Make a list of the issues where you don’t agree, or you aren’t sure what to do. Those are the only issues relevant to your meditation. Prepare to explain concisely how each of you feels about these issues. That’s all your mediator needs to find a starting point for communication.
Stay on Track During Your Sessions
When you’re discussing issues relevant to your divorce, it may bring up some feelings. You may want to reminisce on positive moments or address pain points. You can have those conversations privately and on your own time. They aren’t useful for your mediator, and they’ll take up valuable paid time.
Although something about the process of mediation may feel therapeutic, your mediator isn’t a therapist. Mediations are professionals with a wealth of legal knowledge. They’ve experienced their fair share of divorcing couples and witnessed their emotional reactions, but helping you work through your emotions isn’t a part of their job description.
Make a deal with your spouse. If one of you starts to go off track, remind them to put a pin in that idea. If you have something important to discuss that isn’t directly relevant to your mediation, you can always talk about it after your mediation session.
Don’t dismiss each other’s feelings or ideas, which will increase tension in the situation. Put those feelings or ideas on hold for after your session.
Understand When to Make Concessions
The purpose of mediation is to reach compromises, not to find a hill to die on. If you refuse to see other points of view, entertain solutions, or reach compromises, that defeats the point of mediation. You can always use a lawyer for an arbitration process if mediation isn’t giving you the answers you want, but going that route will dramatically change your budget.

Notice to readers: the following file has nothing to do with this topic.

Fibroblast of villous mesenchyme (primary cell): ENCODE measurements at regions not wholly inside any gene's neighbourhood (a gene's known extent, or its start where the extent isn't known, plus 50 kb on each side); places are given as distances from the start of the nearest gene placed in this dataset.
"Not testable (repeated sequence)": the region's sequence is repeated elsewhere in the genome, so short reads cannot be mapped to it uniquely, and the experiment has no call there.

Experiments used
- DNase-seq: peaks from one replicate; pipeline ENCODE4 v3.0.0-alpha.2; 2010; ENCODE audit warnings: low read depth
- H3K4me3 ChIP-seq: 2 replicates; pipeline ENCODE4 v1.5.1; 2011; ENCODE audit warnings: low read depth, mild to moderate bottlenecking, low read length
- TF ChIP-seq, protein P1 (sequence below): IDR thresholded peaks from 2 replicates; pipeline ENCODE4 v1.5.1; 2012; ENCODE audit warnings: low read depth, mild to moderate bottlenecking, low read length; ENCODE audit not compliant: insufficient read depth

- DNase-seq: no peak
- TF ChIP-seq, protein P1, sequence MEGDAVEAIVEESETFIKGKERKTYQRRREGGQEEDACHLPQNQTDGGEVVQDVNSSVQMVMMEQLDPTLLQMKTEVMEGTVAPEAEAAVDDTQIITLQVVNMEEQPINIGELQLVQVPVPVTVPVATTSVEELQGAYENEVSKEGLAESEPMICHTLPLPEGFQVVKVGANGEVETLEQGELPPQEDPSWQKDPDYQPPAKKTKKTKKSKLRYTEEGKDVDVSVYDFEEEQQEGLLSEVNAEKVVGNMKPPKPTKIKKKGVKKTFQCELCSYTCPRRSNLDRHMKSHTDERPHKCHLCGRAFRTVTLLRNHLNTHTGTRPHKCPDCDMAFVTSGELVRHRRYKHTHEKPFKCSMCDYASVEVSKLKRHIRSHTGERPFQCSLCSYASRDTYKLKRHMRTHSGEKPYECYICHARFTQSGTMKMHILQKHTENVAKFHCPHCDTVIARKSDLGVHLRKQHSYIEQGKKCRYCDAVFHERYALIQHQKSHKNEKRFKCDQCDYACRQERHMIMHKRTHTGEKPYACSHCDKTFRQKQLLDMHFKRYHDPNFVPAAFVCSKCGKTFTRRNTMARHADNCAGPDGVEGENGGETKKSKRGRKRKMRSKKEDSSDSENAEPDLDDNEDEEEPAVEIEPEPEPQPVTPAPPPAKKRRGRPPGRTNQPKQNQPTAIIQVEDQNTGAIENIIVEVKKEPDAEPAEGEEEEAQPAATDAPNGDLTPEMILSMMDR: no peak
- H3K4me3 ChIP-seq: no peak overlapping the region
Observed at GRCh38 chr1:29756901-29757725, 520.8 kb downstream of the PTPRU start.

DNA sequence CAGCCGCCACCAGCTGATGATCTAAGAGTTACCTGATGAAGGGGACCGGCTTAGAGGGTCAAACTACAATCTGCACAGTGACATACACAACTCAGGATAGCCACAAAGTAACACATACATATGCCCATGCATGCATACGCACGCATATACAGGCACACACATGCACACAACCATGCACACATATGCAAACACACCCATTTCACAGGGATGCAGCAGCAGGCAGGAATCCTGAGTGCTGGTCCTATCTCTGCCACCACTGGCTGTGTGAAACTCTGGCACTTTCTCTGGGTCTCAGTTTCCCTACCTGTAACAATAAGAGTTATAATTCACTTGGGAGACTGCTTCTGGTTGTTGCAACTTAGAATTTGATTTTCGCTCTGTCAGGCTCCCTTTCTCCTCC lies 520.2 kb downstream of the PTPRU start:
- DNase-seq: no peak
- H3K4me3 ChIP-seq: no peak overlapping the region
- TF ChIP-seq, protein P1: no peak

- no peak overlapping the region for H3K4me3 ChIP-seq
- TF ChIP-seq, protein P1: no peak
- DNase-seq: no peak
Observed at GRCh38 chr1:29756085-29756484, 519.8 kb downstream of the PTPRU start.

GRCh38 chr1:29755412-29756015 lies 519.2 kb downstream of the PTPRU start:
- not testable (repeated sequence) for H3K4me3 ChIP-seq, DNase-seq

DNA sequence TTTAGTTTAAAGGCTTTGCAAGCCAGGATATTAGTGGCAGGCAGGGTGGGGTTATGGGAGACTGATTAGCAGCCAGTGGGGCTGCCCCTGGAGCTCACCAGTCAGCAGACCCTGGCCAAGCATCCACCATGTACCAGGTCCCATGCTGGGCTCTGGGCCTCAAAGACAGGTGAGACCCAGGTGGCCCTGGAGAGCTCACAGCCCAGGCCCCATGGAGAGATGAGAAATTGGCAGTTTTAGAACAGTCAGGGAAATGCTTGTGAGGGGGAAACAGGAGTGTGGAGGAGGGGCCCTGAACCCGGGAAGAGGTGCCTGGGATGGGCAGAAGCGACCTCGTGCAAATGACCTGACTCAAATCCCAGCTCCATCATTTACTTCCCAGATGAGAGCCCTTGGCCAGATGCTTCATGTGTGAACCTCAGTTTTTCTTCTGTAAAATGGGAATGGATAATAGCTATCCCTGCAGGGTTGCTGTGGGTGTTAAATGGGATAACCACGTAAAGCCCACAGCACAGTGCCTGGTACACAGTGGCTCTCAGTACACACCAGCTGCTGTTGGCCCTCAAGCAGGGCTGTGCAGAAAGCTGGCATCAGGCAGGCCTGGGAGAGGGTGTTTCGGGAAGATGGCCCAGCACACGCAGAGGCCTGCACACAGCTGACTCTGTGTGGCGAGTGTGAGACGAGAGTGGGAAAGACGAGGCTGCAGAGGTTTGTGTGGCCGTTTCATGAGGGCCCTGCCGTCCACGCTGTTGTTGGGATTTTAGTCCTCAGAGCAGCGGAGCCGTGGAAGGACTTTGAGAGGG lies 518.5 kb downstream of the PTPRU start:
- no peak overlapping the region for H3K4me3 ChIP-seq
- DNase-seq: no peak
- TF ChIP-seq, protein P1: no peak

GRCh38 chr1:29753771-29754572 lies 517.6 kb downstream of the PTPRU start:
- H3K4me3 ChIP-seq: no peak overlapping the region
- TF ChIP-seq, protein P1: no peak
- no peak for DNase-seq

You need to accept the fact that you probably won’t get everything you want out of your divorce settlement. It only matters that your settlement is completed equitably. One person can’t have everything unless a prenuptial agreement specifies that it belongs to them or it was purchased prior to marriage. You’re only entitled to roughly half of the property and assets that entered your lives after you were married.
You need to be willing to give a little to satisfy your spouse. Your mediator can explain alternative solutions to you. Keep an open mind. It’s okay to pick a few important things and speak your case, but you also need to be willing to listen to what your spouse wants.
Are You Ready to Begin Divorce Mediation?
In summation, mediation sessions can be extremely helpful for couples who want to have an amicable divorce. Typically, your mediator will spend the first session listening to the issues you’d like to resolve and determining your level of disagreement.
Once you’ve reached your important conclusions, your mediator can help you prepare the settlement document you need to file for an uncontested divorce. You may only be a few weeks away from a peaceful divorce.